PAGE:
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Claiming your right to risk when you live with disability
When Ellen Fraser-Barbour was 19, she decided to travel on her own to India. Everyone told her it was a bad idea.
"You are crazy," they said. "You are deaf. You are blind! You can't travel on your own!" But Ellen decided that was their anxiety. It wasn't her anxiety. So she persevered with her plan.
Listen to the newest Purple Orange podcast episode on the link above.
Read the story and see photos of Ellen's trip to India here.
A MOMENT OF ME
Senator Jordon Steele-John
The sub-conscious ways that disabled people are perceived in society translates into the built environment. We need to make spaces across the country accessible and inclusive for everybody. It has a massive effect on every part of your life. If you can’t access your community, it leads to poorer job opportunities and social isolation.
What we are doing is building in a form of cultural apartheid in Australia. Where there isn’t a ramp or an accessible building, imagine the reaction if the building said, ‘No blacks allowed’. Most of us would be outraged. But that’s the message we send to disabled people when we fail to correct the mistakes of the past.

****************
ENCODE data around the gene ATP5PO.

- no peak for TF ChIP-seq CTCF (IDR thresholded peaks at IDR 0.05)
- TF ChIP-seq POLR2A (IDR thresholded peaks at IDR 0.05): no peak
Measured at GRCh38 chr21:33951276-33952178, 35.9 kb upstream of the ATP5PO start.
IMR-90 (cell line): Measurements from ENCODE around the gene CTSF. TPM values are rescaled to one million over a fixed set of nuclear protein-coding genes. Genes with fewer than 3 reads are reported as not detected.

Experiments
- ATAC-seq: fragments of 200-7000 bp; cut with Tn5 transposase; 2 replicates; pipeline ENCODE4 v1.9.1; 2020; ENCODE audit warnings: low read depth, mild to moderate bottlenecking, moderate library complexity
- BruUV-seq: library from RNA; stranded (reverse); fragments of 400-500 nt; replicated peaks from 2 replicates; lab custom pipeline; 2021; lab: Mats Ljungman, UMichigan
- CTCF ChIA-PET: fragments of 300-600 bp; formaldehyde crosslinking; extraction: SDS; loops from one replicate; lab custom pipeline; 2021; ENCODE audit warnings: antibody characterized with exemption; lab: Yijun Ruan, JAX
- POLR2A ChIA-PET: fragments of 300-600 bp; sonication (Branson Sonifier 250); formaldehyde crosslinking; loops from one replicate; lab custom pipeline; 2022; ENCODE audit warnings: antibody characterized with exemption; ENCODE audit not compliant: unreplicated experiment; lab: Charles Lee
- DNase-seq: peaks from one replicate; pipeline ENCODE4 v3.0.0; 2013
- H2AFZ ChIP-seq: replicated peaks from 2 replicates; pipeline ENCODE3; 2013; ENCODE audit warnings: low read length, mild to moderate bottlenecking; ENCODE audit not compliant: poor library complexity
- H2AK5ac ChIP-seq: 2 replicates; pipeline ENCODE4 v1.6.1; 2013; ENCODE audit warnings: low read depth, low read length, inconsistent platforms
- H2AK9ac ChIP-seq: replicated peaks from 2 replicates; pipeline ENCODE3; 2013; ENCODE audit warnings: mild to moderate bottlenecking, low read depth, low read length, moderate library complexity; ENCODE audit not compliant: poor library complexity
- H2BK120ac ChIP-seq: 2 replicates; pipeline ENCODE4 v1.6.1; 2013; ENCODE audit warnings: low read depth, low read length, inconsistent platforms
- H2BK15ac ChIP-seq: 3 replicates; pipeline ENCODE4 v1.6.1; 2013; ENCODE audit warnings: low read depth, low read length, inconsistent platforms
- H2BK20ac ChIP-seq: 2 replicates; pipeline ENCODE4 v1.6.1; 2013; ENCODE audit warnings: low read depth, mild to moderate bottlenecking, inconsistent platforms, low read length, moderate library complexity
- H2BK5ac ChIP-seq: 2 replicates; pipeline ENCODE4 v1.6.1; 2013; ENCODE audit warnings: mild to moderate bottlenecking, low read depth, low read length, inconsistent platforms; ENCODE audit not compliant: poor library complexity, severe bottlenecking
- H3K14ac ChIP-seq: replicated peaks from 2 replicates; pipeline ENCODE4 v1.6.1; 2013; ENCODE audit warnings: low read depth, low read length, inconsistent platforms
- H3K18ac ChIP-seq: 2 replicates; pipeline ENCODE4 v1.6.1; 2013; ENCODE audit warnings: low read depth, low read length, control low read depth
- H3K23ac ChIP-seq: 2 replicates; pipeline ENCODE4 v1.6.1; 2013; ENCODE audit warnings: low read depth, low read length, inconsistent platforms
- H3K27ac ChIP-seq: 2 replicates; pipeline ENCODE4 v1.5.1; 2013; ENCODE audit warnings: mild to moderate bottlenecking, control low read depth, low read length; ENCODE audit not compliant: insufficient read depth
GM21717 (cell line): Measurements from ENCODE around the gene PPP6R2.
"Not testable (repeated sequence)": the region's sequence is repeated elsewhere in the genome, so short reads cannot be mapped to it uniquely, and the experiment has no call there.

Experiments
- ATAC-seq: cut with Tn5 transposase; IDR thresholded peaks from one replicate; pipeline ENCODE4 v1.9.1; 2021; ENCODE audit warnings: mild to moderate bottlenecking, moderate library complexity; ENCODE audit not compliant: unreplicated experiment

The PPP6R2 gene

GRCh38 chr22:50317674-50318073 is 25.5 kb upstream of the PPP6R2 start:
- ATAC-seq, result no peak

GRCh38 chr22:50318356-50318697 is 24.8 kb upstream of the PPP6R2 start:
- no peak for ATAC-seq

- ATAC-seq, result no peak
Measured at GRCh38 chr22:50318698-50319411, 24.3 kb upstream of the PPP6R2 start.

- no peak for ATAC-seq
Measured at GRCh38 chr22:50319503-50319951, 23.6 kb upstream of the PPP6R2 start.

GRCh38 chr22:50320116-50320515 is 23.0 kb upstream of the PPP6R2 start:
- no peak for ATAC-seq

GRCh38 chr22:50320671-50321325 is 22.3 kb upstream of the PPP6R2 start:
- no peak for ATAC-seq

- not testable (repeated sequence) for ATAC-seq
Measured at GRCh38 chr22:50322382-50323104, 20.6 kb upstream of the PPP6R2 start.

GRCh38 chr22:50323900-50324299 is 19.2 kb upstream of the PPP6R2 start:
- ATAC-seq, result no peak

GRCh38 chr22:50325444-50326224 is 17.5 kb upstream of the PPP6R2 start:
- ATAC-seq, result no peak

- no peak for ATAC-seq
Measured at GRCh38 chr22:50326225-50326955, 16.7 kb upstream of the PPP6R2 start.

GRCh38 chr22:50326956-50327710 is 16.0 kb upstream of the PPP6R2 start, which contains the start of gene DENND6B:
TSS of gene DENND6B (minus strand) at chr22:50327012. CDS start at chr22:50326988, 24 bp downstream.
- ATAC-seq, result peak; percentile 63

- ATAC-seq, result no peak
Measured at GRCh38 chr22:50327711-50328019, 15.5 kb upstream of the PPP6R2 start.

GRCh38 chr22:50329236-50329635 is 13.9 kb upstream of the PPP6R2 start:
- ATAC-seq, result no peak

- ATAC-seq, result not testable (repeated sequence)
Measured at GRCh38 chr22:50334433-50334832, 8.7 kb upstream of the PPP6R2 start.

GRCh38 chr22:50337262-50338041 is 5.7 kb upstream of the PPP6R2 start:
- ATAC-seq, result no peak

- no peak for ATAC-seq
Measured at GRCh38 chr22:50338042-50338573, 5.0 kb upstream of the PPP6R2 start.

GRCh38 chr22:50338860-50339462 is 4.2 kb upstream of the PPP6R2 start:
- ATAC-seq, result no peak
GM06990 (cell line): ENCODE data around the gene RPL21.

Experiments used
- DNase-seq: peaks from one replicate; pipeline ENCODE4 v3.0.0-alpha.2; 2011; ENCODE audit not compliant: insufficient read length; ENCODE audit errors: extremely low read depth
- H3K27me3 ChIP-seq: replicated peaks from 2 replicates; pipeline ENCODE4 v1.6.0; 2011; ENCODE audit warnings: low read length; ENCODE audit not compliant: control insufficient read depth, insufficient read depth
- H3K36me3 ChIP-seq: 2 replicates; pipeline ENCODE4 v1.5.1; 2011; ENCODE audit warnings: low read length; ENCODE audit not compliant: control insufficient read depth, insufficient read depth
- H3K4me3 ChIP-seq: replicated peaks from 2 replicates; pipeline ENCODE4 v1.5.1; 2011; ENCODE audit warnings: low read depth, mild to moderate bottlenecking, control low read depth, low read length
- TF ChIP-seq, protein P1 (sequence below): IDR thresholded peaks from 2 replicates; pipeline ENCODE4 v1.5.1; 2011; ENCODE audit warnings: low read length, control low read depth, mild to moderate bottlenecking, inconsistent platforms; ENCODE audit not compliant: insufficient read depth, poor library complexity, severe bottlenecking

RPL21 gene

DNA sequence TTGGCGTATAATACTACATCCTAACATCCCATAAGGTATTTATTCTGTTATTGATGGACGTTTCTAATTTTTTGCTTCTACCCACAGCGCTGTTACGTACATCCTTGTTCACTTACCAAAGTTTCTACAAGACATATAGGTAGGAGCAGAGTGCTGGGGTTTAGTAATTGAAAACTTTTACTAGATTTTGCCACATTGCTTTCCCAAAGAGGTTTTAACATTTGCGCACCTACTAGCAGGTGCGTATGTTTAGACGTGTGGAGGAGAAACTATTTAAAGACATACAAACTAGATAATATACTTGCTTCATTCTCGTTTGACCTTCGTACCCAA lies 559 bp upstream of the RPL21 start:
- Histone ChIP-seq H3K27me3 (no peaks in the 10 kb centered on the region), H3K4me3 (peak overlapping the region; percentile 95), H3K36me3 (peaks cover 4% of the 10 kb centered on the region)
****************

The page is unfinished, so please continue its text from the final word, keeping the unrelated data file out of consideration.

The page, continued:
We Acknowledge And Pay Our Respects To First Australians
We want to see a world where everyone is included, respected and gets a fair go in life. We can't get there without acknowledging that our office sits on the land of the Kaurna people. Like people living with disability, we recognise that Aboriginal and Torres Straight Islander people continue to experience inequality and division. We want them to know we are their allies. We believe their culture, history, diversity and deep connection to the land deserves our highest respect.
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